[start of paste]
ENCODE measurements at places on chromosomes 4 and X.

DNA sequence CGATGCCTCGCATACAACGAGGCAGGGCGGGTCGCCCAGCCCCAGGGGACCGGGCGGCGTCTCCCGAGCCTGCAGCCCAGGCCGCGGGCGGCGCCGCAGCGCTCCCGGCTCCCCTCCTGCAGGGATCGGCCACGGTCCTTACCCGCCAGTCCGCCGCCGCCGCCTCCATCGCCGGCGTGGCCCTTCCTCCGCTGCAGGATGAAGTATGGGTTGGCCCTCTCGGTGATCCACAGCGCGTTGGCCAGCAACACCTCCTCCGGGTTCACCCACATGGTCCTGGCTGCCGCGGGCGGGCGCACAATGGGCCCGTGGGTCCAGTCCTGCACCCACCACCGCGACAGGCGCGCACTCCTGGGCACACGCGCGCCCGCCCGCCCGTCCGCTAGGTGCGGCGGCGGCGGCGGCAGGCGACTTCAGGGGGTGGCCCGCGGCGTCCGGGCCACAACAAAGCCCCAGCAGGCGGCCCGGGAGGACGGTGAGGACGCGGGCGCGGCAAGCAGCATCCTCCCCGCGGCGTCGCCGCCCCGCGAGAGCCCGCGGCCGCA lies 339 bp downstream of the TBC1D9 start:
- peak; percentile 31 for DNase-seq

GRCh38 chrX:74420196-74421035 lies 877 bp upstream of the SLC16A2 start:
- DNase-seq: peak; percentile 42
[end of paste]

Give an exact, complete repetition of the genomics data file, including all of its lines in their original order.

ENCODE measurements at places on chromosomes 4 and X.

DNA sequence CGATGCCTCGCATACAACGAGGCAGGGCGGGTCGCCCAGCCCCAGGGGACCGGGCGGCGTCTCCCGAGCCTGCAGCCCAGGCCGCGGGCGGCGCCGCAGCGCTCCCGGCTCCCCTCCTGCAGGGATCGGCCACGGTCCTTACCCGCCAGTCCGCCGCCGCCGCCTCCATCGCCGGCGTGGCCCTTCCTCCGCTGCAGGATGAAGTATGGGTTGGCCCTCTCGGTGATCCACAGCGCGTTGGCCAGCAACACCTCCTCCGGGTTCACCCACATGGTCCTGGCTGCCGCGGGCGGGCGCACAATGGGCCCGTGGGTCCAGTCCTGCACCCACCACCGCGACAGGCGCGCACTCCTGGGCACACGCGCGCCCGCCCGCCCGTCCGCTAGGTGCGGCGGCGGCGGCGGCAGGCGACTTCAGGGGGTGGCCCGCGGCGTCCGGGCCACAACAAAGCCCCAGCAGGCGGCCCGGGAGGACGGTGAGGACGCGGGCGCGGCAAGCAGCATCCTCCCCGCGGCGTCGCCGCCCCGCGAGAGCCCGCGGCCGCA lies 339 bp downstream of the TBC1D9 start:
- peak; percentile 31 for DNase-seq

GRCh38 chrX:74420196-74421035 lies 877 bp upstream of the SLC16A2 start:
- DNase-seq: peak; percentile 42